One central theme is that the young bourgeois nihilists of the May 1968 street revolution prevailed. Not in politics or at least not immediately: de Gaulle’s party remained in power for more than a decade after. But the cultural victory was decisive. De Gaulle as a father figure was overthrown, and so was the traditional idea of the father. As the traditional family weakened, birth rates sank. In short order, France embraced legalized abortion and no-fault divorce; the father, when he didn’t disappear altogether, began to behave like a second mother. Traces of the shift show up in pop music. The singer Michel Delpech gave his blessing to his wife leaving for another man in one popular song:

You can even make a half-brother for Stéphanie
That would be marvelous for her.

Or as the comic Guy Bedos put it, “We separated by mutual agreement, especially hers.”

Such shifts coincided, in symbiotic ways that few understood at the time, with the advent of mass immigration. Zemmour writes, “At the same moment the traditional French family receded, as if to compensate symbolically and demographically, the most traditional type of Maghrebine family, the most archaic, the most patriarchal, is invited to take up its role. To come to its rescue. To fill up the places it has left vacant. To replace it.”

Like the immigration narrative of every advanced Western country, the story is complex. France had welcomed and assimilated immigrants from eastern and southern Europe for a century. In the 1960s, Prime Minister Georges Pompidou, encouraged by an industrial elite seeking cheaper manual labor, recruited to France each year hundreds of thousands of workers from Spain, Portugal, and North Africa. Rural Maghrebine workers were preferred; they were seen as less Frenchified than workers from Algerian towns, more docile. After worker recruitment was stopped during the recession of 1974, family reunification as a humanitarian policy was instigated, and hundreds of thousands of North African women and children joined their husbands in France. Zemmour concludes that this represented a kind of posthumous victory over de Gaulle by the partisans of Algérie Française, the blending of France and Algeria which de Gaulle had rejected—for reasons of sociology and demography as much as for peace. As he told Alain Peyrefitte in 1959, “Those who dream of integration are birdbrains, even the most brilliant of them. Try to mix oil and vinegar. Shake up the bottle. After a while, they separate again. The Arabs are Arabs, the French are French.” In the same interview, de Gaulle said the Algérie Française would result in massive immigration to France, and his town Colombey-les-Deux-Églises would be turned into Colombey-les-Deux-Mosquées. Read the rest of this entry »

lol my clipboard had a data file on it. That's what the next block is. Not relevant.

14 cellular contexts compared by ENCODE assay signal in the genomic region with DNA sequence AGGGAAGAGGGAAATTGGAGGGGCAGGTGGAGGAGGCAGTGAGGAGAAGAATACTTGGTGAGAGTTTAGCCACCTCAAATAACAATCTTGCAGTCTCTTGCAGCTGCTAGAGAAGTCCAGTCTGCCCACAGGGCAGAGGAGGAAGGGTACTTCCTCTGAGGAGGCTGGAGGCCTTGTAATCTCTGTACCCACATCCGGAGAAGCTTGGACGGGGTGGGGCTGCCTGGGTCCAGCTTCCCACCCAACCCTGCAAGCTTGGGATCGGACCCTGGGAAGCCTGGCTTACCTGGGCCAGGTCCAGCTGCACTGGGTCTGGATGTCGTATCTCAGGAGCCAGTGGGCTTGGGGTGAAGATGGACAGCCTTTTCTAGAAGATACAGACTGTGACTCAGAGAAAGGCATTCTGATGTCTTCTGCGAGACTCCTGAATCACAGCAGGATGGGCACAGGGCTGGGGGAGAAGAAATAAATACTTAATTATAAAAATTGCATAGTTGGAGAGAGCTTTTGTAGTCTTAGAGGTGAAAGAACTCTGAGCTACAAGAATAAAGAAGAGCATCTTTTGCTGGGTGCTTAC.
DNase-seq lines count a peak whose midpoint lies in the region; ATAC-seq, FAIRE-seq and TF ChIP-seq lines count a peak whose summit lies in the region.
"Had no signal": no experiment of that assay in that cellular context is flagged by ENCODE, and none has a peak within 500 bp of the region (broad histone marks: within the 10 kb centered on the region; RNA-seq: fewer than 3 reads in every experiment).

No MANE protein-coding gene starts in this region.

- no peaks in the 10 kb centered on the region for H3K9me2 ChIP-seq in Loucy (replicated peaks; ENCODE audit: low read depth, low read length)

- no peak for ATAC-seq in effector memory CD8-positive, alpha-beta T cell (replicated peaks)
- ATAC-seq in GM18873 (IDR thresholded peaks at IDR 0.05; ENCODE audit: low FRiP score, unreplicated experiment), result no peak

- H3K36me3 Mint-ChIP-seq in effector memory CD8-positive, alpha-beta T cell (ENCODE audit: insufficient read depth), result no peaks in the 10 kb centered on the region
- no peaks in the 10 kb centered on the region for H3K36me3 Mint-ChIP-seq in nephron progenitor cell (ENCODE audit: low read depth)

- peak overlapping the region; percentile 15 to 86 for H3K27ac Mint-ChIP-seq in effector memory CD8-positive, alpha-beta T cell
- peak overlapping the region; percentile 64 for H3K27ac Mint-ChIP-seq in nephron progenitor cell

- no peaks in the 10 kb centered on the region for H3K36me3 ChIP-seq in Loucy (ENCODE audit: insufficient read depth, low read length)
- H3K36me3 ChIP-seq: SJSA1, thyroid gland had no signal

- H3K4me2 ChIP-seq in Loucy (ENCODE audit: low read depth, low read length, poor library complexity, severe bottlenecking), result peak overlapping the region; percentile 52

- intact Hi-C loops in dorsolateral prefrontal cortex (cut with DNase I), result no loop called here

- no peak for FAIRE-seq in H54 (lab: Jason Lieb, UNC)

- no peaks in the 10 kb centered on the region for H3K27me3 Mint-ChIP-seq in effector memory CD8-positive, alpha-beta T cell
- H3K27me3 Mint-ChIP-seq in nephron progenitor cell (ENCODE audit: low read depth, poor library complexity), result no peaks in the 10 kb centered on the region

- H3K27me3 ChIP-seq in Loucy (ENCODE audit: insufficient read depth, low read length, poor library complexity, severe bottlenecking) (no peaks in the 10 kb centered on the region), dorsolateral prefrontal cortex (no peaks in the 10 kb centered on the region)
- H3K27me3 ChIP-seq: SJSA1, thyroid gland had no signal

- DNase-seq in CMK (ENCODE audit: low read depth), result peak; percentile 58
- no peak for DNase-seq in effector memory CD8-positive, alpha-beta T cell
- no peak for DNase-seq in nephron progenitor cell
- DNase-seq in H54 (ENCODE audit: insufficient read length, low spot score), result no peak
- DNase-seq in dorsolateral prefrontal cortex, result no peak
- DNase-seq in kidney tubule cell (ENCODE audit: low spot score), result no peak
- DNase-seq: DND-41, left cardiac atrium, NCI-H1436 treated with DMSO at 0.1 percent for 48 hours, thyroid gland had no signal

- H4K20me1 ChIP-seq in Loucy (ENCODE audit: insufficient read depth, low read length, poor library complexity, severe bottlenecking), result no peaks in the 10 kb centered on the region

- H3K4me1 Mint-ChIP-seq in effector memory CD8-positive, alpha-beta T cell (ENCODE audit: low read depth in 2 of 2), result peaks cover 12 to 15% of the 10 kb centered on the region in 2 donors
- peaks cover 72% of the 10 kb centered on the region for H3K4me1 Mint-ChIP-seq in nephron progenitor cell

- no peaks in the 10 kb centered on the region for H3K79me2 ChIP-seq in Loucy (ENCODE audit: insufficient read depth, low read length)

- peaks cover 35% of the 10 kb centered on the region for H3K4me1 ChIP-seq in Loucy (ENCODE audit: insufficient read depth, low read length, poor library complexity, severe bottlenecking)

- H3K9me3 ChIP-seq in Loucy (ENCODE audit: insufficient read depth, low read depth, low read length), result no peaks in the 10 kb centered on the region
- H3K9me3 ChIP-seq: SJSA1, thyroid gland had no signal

Paris Shooting: Two Police Officers Killed After Incident on Champs-Elysees 

A gunman has shot two police officers dead before being killed himself in an attack in the Champs-Elysees shopping district, Paris police say.

Paris police spokeswoman Johanna Primevert told reporters the attacker targeted police guarding the area near the Franklin D Roosevelt metro stop on Thursday night (local time) at the centre of the avenue, which is popular with tourists.

One police officer was killed on the scene and one died later from his wounds, police sources said.

The person who fired on police was also killed and a police source said the attacker was known to security services.

[Video: Police swarm Champs-Elysees in Paris after officers shot by gunman – ABC News]

French Interior Ministry spokesman Pierre-Henry Brandet said police officers were targeted in the shooting, but it is too early to say what the motive was.